Every day hundreds of people walk, jog or cycle sections of the Grey Canal’s scenic trails that surround Vernon and the Coldstream Valley.
But who remembers when water flowed from the hills through the Grey Canal’s gravity-fed open ditches, wooden flumes and pipes to supply farms and orchards with irrigation up until 50 years ago? How many marvel at the incredible engineering feat of its day?
Let’s look back into the history of this area.
For thousands of years, the original Okanagan First Nations people always chose areas near creeks, lakes or other water sources for their seasonal encampments. By the 1860s, Cornelius O’Keefe, Francis Barnard (BX Ranch) and a few other enterprising young men from Eastern Canada, Britain and Europe, acquired land in the North Okanagan and grew rich by ranching to feed the hungry Cariboo gold rush miners around Barkerville.
Thousands of cattle free-ranged the tall, lush bunchgrasses of the dry hillsides. These ranchers also settled by good water sources.
Once the goldfields dwindled away by the 1890s, new settlers were attracted to the warm, scenic Okanagan Valley. Land developers, inspired by Lord and Lady Aberdeen’s Coldstream orchards and ranch, subdivided the large ranchlands into orchard estates complete with fruit trees. But the new settlers, mostly British and Belgian aristocracy, were unfamiliar with orchards. They soon realized that more water was required for the fruit trees and demanded an irrigation system.
So in 1906, the land developers began an incredibly extensive engineering feat – an irrigation canal system that would encircle 30 miles (50 km) around Coldstream and the North Okanagan’s growing new city of Vernon. It ran from the hills above Lavington to Okanagan Lake encircling the BX, Swan Lake and Bella Vista and took until 1914 to complete. It was the largest single irrigation system in B.C.’s history. Earl Grey, the Governor General of Canada 1904-11, visited the newly constructed headgates and intake of the Lavington section in 1907 and named it the Grey Canal.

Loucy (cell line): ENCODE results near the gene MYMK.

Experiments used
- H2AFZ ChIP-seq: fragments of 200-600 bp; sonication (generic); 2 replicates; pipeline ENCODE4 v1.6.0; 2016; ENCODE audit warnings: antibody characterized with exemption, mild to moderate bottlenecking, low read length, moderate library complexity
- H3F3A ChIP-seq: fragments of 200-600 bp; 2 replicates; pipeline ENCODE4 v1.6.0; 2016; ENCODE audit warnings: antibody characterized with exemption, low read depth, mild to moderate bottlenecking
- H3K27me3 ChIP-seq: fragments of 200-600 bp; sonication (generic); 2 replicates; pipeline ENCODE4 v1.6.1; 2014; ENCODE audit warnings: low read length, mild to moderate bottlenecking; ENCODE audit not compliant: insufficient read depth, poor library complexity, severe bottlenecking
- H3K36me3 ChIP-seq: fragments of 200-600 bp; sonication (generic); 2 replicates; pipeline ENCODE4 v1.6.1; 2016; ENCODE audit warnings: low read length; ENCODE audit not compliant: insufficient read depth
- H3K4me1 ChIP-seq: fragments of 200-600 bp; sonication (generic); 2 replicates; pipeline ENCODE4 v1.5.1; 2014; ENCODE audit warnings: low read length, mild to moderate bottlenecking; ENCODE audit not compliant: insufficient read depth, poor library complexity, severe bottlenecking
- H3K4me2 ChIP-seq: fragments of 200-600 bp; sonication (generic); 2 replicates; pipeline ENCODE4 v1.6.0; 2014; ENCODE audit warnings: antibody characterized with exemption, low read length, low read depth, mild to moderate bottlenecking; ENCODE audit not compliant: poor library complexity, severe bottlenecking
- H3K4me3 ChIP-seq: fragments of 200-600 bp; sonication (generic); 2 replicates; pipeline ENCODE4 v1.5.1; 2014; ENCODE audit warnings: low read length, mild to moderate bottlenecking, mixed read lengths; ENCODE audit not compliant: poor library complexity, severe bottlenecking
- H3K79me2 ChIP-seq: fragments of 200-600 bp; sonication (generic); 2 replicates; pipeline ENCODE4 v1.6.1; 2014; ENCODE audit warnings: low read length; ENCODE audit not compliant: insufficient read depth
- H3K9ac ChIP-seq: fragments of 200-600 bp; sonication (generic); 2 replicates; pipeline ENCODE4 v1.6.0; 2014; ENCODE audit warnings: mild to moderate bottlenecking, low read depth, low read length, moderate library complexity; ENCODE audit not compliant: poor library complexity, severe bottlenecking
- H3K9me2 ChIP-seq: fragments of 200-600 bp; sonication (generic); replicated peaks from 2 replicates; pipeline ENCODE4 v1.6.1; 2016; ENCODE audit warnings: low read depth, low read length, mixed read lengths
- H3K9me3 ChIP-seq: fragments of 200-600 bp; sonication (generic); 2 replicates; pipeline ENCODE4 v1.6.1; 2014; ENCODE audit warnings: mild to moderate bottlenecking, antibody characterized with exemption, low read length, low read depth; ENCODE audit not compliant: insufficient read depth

Dozens of men with horse-drawn slip scrapers ploughed the extensive wide open ditch canal.
Later a steam shovel and then another was added to speed up the process. Parts of the canal were reinforced with wood stave flumes and wire-wrapped wood siphon pipes were added to flow water through draws.
Technology for the wooden flumes and siphons came from European wine-barrels.
Irrigation water usually ran from June to October. But water loss through continual seepage, evaporation, breaks, droughts and even floods created havoc.
The canal’s expensive construction, along with ongoing repair and maintenance costs, pushed the land developers into bankruptcy. A public utility was formed – the Vernon Irrigation District (VID) in 1920 to take over.
VID kept maintaining, repairing and running the canal until metal water pipes were invented and a buried pipe system replaced the canal by 1970. Once the canal dried up, it became a natural, level walking path with spectacular valley views.
Vernon’s Ribbons of Green Trail Society has been lobbying and advocating to acquire the whole Grey Canal system for a continual trail. Check out their website ribbonsofgreen.ca for the best directions and information on the Grey Canal Trail sections.
You can see the impressive last remaining flumes and trestles on the Swan Lake East section near Glen Hayes Road. And interesting interpretive signs on the Foothills trail section and north of McLennan Road have wonderful historic photos.
Water From The Hills by Peter Tassie is an amazingly detailed history of the Grey Canal with fabulous historic photos and maps. It’s available from the museum and library.
Roseanne Van Ee enthusiastically shares her knowledge of the outdoors to help readers experience and enjoy nature. Discover exciting and adventurous natural events, best trails, and wild places. Follow her on Facebook for more.